Annex: Derivation of correlation-based minimum spanning trees

Suppose there are n foreign exchange rates, and let r_{i} and r_{j} denote vectors of the logarithmic returns of foreign exchange rates i \in \{1,2,...,n\} and j \in \{1,2,...,n\} respectively. The n \times n correlation coefficient matrix as in the lower triangular part of Chart A1 is then derived as follows (1999, Mantegna).

\rho_{ij}=\frac{\langle r_{i}r_{j} \rangle - \langle r_{i} \rangle \langle r_{j} \rangle }{\sqrt{( \langle r_{i}^2 \rangle - \langle r_{i} \rangle ^2)( \langle r_{j}^2 \rangle - \langle r_{j} \rangle ^2)}}

Chart A1: Correlation coefficient (lower triangular part), adjacency (red dots), and p-value (upper triangular part) matrix of logarithmic returns of daily bilateral exchange rates from 3 January 2005 to 29 December 2006

Sources: Bank calculations, BIS, and Bloomberg

As noted above, we can think of the foreign exchange market as a weighted graph where a finite set of vertices denotes foreign exchange rates while a finite set of edges connecting vertices represents correlation coefficients between the foreign exchange rates. In a weighted graph, the weight associated with each edge must be a positive real number, but correlation coefficients can be negative. We therefore transform the correlations into positive real number weights by the map, d_{ij}:\rho_{ij} \in [-1,1] \mapsto \sqrt{2(1- \rho_{ij})} \in [0,2].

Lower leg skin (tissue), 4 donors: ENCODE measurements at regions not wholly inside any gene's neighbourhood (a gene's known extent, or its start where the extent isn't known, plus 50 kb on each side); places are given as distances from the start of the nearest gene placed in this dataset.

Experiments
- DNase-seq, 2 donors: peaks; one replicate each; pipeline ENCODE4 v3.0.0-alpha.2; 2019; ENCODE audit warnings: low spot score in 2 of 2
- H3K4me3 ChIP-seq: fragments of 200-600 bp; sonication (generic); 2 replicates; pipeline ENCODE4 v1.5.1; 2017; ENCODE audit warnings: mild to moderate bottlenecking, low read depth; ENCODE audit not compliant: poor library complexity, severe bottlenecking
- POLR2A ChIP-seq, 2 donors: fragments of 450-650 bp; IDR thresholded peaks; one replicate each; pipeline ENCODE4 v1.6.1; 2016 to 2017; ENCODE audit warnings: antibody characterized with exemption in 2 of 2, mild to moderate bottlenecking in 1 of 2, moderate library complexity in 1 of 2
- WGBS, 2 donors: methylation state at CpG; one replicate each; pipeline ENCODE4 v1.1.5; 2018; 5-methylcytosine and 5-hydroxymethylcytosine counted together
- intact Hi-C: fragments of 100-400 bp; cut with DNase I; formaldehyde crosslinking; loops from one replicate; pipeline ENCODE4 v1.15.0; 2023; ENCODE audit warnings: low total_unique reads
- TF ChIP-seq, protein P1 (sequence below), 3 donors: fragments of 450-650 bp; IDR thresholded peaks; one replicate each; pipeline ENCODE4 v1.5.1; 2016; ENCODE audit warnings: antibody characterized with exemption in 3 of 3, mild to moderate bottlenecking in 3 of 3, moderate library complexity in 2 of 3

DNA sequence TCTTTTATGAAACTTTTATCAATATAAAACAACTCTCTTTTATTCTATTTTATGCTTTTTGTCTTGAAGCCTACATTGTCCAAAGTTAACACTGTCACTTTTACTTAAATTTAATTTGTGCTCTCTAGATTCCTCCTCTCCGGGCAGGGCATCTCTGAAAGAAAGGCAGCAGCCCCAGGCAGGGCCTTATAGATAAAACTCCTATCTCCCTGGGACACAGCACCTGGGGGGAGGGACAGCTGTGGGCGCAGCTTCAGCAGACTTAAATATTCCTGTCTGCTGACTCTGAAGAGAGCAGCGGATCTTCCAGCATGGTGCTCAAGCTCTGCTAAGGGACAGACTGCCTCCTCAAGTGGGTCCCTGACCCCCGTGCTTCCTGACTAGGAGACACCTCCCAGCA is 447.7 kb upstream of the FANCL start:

Since the transformation, d_{ij}, is bijective and monotonically decreasing, a spanning tree, \bf{T}, that minimises \sum\nolimits_{d_{ij} \in \bf{T}} d_{ij} necessarily maximises \sum\nolimits_{\rho_{ij} \in \bf{T}} \rho_{ij}. Thus an MST for the weights, d_{ij}, is a network of the most highly correlated foreign exchange rates by price return.

The number of spanning trees for a complete graph with n vertices is n^{n-2}. Thus, it would be computationally inefficient to consider all of the possible spanning trees to derive the MST. Instead, there are two widely used algorithms for deriving the MST, i.e., Prim’s and Kruscal’s. This blog uses the former to derive the MST. The MST has n-1 edges as shown in the adjacency matrix in Chart A1 where the red dots indicate that the corresponding foreign exchange rate pairs are connected in the MST.

This blog plots MSTs graphically using a force-directed graph-drawing algorithm called Kawai-Kamada. And in plotting a series of MSTs for the dynamic MST, the (x,y) -coordinate layout of the previous network is used to calculate that of the new network such that changes in the layout of the dynamic MST is minimised – the author would like to thank Michael Woodford for coding this algorithm, and Will Dison and Tahir Mahmood for reviewing this annex.